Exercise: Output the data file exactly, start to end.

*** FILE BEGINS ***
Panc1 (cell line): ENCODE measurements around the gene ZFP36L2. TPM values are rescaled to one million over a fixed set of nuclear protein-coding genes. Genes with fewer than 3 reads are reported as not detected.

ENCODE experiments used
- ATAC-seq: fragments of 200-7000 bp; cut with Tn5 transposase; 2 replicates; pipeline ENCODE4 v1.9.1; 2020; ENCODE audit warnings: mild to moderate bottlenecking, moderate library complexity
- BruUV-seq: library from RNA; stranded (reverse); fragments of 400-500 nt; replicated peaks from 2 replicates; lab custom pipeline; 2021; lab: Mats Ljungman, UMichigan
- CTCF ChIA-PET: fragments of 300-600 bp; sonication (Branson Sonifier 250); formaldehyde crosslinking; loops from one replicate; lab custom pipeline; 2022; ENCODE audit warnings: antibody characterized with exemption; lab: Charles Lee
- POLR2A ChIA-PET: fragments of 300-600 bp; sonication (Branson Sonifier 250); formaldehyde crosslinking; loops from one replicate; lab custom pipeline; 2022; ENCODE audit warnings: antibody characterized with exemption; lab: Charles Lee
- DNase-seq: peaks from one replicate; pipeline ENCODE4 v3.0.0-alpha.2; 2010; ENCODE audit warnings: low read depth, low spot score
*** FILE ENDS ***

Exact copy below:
Panc1 (cell line): ENCODE measurements around the gene ZFP36L2. TPM values are rescaled to one million over a fixed set of nuclear protein-coding genes. Genes with fewer than 3 reads are reported as not detected.

ENCODE experiments used
- ATAC-seq: fragments of 200-7000 bp; cut with Tn5 transposase; 2 replicates; pipeline ENCODE4 v1.9.1; 2020; ENCODE audit warnings: mild to moderate bottlenecking, moderate library complexity
- BruUV-seq: library from RNA; stranded (reverse); fragments of 400-500 nt; replicated peaks from 2 replicates; lab custom pipeline; 2021; lab: Mats Ljungman, UMichigan
- CTCF ChIA-PET: fragments of 300-600 bp; sonication (Branson Sonifier 250); formaldehyde crosslinking; loops from one replicate; lab custom pipeline; 2022; ENCODE audit warnings: antibody characterized with exemption; lab: Charles Lee
- POLR2A ChIA-PET: fragments of 300-600 bp; sonication (Branson Sonifier 250); formaldehyde crosslinking; loops from one replicate; lab custom pipeline; 2022; ENCODE audit warnings: antibody characterized with exemption; lab: Charles Lee
- DNase-seq: peaks from one replicate; pipeline ENCODE4 v3.0.0-alpha.2; 2010; ENCODE audit warnings: low read depth, low spot score